'It's Happening Again'. I re-did it several times. I needed it to be right. I knew in my mind how it was, how I wanted it to sound, but I didn't know how the production should be... so I re-did it and re-did it, which is funny because it's called 'It's Happening Again' [laughs] and it was happening again and again and again. I re-did everything at least five times with that one.

OK, and - by contrast - which of the tracks was the quickest to nail down?

I think it was 'Red Virgin Soil'.

Is that because it's an instrumental?

Well, I think it was just really obvious to me how I wanted it to sound.

How or at what point did you know that the album was finished?

[Laughs] When my boyfriend sat down with me in my studio and said "now we finish it and send it to mastering!"... I was going a little bit mad because I had already gone over a deadline. The album was supposed to be done by November 2015 but then I gave myself much more time because... well, I wanted more time. Then around May or June this year my boyfriend was, like, ok now it's time. I had been working and working, getting more and more strange [laughs]. It was also at a point when I was re-doing things that I didn't really need to re-do. So I think I needed a little push to finish. So I am very thankful now that he did that. But I am very, very bad at finishing - that's my big weakness. I am so afraid of finishing projects too early, so I keep things open for a long, long time.

So would you say that you are a perfectionist?

Ummm... yeah but... I am also a big believer in imperfection because I think that perfection can sort of kill creativity and you have to be aware of the fact that a lot of beautiful things can grow out of mistakes and accidents, so if you say perfectionist in the sense of really immersing yourself with your material and your vision and your ideas then yes, I am a perfectionist. But I don't think of that in terms of right and wrong. I know that sometimes there can be something really right in the wrong thing. And I also know that it is dangerous to have too fixed an idea about what is perfect.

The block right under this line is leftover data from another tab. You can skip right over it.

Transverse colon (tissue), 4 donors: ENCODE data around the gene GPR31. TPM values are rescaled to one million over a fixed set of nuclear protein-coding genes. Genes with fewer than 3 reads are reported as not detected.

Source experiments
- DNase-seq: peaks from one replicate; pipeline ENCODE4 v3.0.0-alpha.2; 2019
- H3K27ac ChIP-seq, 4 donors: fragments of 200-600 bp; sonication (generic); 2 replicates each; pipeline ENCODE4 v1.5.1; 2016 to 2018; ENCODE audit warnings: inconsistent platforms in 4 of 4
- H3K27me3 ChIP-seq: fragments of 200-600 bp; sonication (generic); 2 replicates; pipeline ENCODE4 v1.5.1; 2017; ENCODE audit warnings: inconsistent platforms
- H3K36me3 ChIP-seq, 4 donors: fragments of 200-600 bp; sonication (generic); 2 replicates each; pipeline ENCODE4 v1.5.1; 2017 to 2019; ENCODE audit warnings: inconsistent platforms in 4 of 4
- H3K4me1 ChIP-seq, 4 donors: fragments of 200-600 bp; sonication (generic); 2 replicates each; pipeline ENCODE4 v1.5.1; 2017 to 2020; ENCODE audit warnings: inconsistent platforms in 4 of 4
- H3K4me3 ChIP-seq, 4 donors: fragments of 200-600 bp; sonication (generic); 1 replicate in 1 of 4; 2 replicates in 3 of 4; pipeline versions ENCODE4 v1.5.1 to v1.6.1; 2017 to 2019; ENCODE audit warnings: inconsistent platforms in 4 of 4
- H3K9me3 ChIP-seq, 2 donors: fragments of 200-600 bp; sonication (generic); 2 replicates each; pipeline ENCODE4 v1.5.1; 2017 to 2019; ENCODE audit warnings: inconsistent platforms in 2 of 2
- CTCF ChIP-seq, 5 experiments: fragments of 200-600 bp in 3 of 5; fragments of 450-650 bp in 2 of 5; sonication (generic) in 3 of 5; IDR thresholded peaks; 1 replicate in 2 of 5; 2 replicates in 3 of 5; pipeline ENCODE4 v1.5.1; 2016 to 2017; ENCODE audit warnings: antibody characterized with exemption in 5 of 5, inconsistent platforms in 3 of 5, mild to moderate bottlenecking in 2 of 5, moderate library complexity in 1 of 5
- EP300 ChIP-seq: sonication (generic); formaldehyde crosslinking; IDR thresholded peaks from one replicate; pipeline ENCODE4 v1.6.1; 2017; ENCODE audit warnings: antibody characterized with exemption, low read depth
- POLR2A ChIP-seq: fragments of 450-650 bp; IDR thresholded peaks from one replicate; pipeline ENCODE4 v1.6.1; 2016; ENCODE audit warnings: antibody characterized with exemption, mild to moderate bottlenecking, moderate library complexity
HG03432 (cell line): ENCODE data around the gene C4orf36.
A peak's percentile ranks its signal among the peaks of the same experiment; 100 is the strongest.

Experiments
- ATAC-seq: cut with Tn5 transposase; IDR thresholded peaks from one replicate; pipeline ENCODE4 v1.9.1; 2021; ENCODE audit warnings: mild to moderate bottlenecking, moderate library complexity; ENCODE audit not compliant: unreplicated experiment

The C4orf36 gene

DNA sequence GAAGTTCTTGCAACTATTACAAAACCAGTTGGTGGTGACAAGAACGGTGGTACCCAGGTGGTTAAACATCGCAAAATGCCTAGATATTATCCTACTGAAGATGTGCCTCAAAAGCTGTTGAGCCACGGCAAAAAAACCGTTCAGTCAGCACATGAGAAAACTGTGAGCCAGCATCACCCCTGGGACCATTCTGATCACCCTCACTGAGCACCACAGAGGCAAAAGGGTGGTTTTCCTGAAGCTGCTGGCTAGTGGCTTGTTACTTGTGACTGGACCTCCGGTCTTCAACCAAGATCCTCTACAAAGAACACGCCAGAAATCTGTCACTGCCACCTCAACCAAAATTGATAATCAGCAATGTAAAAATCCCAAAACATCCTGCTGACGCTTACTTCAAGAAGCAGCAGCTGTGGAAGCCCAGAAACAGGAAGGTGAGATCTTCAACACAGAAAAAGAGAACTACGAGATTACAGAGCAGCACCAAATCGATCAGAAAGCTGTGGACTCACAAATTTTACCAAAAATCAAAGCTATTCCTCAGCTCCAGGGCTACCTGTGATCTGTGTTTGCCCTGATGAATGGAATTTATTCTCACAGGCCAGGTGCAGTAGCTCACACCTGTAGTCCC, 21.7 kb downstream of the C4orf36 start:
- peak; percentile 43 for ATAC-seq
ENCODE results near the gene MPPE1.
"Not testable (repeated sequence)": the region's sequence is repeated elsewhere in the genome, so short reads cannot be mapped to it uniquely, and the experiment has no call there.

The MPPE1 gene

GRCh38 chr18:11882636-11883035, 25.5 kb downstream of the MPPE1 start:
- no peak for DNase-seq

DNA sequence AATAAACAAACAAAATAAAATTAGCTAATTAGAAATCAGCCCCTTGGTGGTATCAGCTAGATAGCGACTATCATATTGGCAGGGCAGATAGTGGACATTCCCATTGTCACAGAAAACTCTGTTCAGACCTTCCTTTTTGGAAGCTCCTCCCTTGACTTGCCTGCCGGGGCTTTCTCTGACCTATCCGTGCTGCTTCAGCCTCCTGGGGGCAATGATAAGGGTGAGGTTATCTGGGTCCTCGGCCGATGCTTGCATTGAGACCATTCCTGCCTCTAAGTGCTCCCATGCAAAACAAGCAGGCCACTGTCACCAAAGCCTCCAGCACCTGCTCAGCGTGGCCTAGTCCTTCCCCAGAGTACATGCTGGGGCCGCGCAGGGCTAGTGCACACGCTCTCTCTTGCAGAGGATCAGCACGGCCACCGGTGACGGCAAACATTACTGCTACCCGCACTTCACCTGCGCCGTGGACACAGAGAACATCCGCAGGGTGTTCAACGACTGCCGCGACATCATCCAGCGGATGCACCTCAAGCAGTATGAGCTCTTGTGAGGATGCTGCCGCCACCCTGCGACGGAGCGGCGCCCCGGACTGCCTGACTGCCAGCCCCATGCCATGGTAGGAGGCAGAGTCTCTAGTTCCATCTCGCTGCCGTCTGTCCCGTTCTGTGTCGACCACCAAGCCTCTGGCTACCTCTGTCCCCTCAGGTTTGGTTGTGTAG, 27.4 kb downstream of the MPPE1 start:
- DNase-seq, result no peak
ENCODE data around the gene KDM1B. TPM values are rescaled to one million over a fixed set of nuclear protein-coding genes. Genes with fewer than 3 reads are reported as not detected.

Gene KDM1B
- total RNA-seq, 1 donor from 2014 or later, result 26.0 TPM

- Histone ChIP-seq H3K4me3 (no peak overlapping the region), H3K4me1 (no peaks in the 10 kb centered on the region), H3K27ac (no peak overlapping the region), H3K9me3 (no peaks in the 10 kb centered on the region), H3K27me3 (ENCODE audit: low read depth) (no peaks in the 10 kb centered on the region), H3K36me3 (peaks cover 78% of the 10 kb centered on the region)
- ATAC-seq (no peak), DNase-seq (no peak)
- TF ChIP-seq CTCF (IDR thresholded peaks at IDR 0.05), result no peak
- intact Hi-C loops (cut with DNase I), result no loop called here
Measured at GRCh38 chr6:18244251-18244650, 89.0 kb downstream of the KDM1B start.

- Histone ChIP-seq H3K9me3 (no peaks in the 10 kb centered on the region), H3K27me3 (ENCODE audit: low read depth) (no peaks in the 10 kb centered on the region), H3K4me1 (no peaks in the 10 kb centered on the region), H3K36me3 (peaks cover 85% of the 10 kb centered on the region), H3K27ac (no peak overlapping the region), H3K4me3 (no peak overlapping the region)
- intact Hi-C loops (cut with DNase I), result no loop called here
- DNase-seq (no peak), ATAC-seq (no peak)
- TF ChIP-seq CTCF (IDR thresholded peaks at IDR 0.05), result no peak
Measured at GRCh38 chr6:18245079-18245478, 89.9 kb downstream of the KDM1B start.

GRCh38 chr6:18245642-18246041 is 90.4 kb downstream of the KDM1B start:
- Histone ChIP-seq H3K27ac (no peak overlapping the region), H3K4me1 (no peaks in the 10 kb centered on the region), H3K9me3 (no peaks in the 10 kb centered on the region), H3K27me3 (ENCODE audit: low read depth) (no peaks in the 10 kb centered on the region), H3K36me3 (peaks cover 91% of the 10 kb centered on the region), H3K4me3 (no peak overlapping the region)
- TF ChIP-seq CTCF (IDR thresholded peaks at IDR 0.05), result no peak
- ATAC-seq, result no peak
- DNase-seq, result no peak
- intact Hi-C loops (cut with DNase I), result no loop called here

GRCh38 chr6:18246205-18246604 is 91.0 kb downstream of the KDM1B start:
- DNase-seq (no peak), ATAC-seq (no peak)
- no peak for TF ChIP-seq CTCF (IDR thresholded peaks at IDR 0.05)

Are there any lyrics you are especially proud of on the album?

I am very happy with the lyrics on 'It's Happening Again' and the state of mind that I tried to get into that song ["I took a day or two to exile from the light / to unfold that prisoner they call a mind"]. I also think the song 'Citizen of Glass' - that's a song that is about time and how you can't stop things happening, whether you want it or not ["And no straining of the string / can reverse what will begin"]. I'm really happy with the lyrics in that song.

It was very special hearing the album played live in its entirety at Hoxton Hall - which song or songs are you enjoying translating from recorded form to the live setting the most?

I think 'Familiar', though it's tricky to play live. We have live looping in that song, pitching down of the voice... [laughs], it's a tricky one to play live. So every time we play it I think we are all holding our breaths, hoping it will be ok. Actually, 'Trojan Horses' is also quite difficult to play live. And 'Stretch Your Eyes'! There are some really difficult songs to play live on this album [laughs]. Actually, 'Familiar' went a little bit wrong at the show you watched in London, I remember that the effect didn't really work on the voice.

Well, it still sounded great.

Oh, thank you!

Citizen of Glass is out now on Play It Again Sam. Agnes Obel plays Shepherd's Bush Empire on 27 November. For ticket details head here.